The Law Society of NSW supports efforts to protect the community from high-risk offenders and the ongoing threat of terrorism.
President of The Law Society of NSW Pauline Wright said while the Society supports these efforts on a national basis, there were serious concerns about the recent extension of continuing detention orders in NSW, which are now proposed to be recognised nationally.
"The Law Society continues to oppose the use of continuing detention and extended supervision orders should be used with caution," Ms Wright said.
"Continuing detention orders are extraordinary measures that are outside of the judicial sentencing framework. In a liberal democracy like Australia, people should only be imprisoned for crimes they have committed, or if they have had bail refused after being charged with a serious crime pending their trial.
"Imprisonment should be limited to offenders who present only the most serious risk to society. To keep people in jail after they have served their sentence goes against the basic principle that we should only be punished for things we have done, not things we might do in the future."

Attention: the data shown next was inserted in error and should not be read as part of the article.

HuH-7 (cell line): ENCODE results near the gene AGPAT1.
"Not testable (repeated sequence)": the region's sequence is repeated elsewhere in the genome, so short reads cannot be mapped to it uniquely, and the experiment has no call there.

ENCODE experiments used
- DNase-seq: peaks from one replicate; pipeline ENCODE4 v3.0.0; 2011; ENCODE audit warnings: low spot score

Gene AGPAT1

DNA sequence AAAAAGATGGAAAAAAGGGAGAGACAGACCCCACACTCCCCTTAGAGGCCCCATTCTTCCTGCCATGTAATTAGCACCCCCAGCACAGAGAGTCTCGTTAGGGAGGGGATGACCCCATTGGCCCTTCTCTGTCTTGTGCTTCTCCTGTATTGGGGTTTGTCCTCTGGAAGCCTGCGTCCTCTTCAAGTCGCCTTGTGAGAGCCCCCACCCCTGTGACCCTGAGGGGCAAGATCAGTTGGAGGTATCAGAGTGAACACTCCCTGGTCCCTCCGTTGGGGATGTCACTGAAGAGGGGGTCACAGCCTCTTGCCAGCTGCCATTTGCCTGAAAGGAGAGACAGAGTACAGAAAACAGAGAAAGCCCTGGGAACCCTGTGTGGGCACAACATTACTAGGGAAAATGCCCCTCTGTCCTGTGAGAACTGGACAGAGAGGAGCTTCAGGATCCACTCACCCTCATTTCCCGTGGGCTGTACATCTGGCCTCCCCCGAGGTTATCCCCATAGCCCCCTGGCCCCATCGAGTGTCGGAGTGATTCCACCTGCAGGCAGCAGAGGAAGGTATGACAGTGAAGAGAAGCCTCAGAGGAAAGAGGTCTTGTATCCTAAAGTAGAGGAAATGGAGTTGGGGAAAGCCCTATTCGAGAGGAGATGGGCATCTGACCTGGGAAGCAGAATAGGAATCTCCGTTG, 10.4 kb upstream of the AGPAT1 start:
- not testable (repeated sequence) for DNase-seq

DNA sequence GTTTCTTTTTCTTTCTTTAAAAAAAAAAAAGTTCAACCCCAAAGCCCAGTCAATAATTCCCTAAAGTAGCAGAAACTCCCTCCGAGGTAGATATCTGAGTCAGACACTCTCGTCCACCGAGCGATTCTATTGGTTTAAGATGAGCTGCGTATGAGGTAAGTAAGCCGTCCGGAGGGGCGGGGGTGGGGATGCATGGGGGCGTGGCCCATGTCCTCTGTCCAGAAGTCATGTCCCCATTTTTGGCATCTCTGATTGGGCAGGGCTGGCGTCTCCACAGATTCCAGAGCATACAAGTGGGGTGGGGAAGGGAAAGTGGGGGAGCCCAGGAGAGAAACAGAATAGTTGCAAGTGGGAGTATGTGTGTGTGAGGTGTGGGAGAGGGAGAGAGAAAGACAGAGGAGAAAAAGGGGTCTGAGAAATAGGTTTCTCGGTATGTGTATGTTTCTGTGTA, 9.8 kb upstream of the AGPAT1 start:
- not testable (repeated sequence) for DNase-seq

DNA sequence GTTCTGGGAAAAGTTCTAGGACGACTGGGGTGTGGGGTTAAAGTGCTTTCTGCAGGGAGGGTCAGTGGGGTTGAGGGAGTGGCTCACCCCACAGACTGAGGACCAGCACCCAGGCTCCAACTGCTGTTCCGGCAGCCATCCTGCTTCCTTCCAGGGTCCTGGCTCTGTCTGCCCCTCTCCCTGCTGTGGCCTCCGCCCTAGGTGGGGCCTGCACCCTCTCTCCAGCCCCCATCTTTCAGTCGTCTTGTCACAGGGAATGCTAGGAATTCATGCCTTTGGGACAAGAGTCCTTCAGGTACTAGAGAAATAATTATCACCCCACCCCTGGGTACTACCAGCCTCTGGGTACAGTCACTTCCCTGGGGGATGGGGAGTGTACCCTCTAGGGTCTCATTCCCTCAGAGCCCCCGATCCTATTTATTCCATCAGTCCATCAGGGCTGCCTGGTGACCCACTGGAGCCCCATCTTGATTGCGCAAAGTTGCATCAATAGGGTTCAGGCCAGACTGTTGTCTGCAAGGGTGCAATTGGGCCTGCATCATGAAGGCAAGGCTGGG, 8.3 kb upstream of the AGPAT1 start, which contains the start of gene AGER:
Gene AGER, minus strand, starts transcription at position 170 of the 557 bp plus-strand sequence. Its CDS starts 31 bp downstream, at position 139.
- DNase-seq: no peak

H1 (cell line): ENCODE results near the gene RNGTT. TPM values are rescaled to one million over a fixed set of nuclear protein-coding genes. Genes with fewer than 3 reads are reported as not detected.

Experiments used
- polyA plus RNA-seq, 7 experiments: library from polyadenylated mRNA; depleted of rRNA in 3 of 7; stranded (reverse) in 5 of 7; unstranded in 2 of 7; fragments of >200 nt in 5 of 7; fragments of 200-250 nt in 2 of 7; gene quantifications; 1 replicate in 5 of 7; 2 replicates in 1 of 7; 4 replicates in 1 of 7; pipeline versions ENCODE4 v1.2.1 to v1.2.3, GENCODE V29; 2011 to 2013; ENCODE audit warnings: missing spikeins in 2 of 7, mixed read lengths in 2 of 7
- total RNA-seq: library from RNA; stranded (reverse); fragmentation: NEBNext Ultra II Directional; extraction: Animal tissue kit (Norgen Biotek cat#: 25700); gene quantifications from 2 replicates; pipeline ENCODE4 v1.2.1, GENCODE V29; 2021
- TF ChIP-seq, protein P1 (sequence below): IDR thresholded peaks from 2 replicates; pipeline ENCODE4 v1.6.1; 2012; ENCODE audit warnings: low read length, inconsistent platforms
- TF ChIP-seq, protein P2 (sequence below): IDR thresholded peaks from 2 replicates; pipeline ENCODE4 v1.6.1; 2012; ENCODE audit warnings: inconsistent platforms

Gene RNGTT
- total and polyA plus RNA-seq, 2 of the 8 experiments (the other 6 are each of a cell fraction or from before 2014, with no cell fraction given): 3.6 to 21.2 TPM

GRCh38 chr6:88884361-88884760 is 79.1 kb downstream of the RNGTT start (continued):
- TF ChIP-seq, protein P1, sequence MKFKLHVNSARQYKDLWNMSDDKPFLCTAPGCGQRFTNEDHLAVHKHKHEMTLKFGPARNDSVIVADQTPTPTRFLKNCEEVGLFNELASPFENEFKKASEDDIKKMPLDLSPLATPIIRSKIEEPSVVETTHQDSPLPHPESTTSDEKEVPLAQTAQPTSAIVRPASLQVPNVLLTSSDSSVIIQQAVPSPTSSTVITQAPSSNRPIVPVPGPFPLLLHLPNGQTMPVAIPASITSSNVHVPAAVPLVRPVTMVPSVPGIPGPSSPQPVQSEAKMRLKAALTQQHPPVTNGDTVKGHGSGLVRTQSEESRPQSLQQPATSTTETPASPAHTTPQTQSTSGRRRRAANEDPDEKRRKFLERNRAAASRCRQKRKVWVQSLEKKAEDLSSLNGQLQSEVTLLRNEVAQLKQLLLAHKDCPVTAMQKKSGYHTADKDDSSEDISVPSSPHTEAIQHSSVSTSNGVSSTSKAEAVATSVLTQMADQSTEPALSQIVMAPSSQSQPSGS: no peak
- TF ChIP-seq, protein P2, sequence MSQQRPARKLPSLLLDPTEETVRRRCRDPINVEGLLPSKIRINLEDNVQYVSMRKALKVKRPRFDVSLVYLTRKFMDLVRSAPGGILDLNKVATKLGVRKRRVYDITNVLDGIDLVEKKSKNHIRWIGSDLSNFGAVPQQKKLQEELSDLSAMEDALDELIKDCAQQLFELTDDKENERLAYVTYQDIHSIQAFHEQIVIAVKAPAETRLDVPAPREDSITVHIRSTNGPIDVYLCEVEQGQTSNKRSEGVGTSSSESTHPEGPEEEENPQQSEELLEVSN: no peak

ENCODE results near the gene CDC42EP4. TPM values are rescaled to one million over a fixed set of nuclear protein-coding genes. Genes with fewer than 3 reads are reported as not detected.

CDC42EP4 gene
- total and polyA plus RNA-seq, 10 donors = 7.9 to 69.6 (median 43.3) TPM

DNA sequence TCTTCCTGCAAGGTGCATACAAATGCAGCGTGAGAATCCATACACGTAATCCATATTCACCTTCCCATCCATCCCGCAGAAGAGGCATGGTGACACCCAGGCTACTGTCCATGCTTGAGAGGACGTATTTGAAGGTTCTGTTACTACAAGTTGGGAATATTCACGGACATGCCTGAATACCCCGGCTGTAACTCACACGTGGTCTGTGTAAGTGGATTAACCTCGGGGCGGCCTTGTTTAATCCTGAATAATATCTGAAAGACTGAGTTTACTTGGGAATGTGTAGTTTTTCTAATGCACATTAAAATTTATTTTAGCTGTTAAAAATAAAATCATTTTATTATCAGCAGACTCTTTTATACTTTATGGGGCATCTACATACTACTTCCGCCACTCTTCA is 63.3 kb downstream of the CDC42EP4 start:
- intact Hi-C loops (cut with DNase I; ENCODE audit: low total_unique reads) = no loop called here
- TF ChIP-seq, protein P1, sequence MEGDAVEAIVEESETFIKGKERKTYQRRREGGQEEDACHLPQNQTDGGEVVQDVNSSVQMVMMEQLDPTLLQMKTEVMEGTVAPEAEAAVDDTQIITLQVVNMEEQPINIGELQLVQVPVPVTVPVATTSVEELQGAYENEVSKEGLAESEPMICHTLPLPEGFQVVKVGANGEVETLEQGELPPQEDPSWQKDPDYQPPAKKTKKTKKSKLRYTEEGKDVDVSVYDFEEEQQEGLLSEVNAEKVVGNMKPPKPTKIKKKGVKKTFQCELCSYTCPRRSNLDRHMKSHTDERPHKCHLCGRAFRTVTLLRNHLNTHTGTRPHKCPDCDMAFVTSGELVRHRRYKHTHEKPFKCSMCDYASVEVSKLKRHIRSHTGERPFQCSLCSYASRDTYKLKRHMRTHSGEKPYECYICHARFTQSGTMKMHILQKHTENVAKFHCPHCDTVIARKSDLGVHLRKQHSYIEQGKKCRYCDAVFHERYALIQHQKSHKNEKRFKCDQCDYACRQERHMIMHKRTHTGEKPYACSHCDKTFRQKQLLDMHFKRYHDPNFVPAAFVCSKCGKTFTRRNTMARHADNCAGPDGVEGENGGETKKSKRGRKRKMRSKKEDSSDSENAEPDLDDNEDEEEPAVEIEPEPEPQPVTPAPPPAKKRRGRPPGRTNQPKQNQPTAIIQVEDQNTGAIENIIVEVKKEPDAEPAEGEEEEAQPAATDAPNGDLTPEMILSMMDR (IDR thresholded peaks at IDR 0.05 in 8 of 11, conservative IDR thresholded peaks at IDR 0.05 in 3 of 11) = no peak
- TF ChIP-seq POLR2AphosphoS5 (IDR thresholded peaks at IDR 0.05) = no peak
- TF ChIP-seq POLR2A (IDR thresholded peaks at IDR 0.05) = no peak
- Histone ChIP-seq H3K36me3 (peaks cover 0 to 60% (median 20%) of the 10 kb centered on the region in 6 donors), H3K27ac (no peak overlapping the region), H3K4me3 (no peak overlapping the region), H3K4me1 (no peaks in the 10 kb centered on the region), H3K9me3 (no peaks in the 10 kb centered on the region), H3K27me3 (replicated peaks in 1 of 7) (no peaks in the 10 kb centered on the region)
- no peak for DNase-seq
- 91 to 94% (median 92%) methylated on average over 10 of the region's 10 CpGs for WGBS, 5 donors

Ms Wright said these measures could amount to indefinite detention and therefore offended the principle of proportionality that the punishment should be proportionate to crime.
"Accurately predicting the future behaviour of an offender is notoriously difficult, no matter the expertise the person making the prediction," she said.
"Punishment for potential future acts is not an appropriate way to manage behaviour or reduce recidivism in our already overcrowded jails.
"Resources would be better spent on programs in jails to properly equip people to fit back into society when they finish their sentence, and on supervision programs following release."
The Law Society of NSW, Marianna Papadakis T: 02 9926 0288 | M: 0413 440 699 | firstname.lastname@example.org
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